NAR is supporting and joining efforts initiated by the National Association of Real Estate Brokers (NAREB) and the Urban Institute to address the continued low rate of African American Homeownership. Two recent events highlight these challenges and set the stage for developing policy initiatives geared towards sustainable increases in African American homeownership.
On December 5, 2018, NAR staff attended the Brookings Institute event “Homeownership while black: Examining the devaluation of assets in black neighborhood.” The event centered around the release of Andre Perry’s research paper entitled “The Devaluation of Assets in Black Neighborhoods: The case of residential property.” According to Perry, homes in black neighborhood are valued 23% below similar homes in <1% black neighborhoods due to racial bias. This leads to a $156 billion loss in wealth. Among the solutions presented was that real estate developers should focus on minority, low density, and middle income neighborhoods as places for commercial development, and not just as bedroom communities, which could increase home values and neighborhood prosperity.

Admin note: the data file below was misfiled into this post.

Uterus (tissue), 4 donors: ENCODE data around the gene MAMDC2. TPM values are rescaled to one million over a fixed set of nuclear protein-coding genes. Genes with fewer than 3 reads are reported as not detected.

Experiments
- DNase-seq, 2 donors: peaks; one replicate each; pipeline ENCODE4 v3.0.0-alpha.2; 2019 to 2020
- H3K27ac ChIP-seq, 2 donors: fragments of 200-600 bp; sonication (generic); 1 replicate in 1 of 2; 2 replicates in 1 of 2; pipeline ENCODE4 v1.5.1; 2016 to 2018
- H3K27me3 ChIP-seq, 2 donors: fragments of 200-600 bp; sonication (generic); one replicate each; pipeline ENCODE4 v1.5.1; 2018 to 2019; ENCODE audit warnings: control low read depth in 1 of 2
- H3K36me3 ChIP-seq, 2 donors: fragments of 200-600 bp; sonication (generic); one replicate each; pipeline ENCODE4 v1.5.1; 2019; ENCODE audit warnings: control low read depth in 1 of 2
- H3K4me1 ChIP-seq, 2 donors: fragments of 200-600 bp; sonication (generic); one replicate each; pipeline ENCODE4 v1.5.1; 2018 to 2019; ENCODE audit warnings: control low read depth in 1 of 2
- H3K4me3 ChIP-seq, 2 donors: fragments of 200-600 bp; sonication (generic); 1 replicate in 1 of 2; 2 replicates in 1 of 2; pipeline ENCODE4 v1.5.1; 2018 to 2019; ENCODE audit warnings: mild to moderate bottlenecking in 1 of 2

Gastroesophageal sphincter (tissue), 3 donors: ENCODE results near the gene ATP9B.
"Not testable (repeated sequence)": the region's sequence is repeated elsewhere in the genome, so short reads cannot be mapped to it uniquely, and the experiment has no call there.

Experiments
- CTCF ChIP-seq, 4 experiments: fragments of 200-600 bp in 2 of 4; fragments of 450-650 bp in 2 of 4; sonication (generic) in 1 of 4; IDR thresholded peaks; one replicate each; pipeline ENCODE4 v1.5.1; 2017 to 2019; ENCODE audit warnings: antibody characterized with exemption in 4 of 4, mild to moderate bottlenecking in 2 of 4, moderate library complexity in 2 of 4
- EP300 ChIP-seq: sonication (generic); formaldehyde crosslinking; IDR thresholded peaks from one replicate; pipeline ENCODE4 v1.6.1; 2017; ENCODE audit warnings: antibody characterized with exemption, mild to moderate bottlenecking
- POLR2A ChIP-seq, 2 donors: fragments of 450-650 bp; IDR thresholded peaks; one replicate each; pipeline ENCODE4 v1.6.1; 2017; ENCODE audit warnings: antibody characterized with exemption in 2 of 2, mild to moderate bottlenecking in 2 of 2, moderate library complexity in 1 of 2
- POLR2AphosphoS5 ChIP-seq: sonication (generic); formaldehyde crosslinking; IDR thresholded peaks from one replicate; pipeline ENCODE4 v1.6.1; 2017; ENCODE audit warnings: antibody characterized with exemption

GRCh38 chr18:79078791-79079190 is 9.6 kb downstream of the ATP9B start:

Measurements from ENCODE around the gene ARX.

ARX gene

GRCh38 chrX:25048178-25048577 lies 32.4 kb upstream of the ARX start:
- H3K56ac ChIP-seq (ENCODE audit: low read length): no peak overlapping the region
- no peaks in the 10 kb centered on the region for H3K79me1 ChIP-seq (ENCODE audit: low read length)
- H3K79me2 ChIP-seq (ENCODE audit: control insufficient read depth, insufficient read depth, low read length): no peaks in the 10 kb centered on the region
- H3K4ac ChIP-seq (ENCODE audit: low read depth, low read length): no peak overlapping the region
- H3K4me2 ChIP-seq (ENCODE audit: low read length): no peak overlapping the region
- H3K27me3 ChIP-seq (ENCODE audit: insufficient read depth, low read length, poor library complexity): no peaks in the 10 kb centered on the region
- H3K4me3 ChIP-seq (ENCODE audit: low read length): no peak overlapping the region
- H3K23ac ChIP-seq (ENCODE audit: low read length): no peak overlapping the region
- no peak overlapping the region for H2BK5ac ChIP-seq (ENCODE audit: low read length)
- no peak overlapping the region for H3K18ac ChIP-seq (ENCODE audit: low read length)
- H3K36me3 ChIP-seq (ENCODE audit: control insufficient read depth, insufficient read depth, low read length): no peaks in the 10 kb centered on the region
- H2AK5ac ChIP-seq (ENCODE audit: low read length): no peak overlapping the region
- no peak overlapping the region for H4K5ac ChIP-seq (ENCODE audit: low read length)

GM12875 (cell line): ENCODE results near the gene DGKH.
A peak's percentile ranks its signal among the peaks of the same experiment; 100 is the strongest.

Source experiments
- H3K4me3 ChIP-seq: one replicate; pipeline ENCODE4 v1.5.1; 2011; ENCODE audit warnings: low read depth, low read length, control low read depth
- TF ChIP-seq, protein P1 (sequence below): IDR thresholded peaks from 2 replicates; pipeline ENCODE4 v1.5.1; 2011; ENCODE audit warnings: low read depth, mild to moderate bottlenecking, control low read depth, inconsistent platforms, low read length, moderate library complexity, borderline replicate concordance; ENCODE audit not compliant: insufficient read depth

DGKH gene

On December 7, NAR staff and NAR’s Public Policy Committee Vice Chair Brenda Small attended a National Association of Real Estate Brokers (NAREB) briefing, sponsored by the Congressional Black Caucus, on “Strategies to Increase Homeownership and Close the Wealth Gap.” African American homeownership rates are almost the same as they were fifty years ago, before the Fair Housing Act was passed. Currently, black homeownership rate is 41.6%, more than 30% points less than white homeownership. NAREB has been providing research regarding reasons for the substantial gap between African American homeownership and that of other groups.
NAREB, NAR and the Urban Institute will be meeting regularly in 2019 to expand research into policies that have and will sustain a growth in African American homeownership.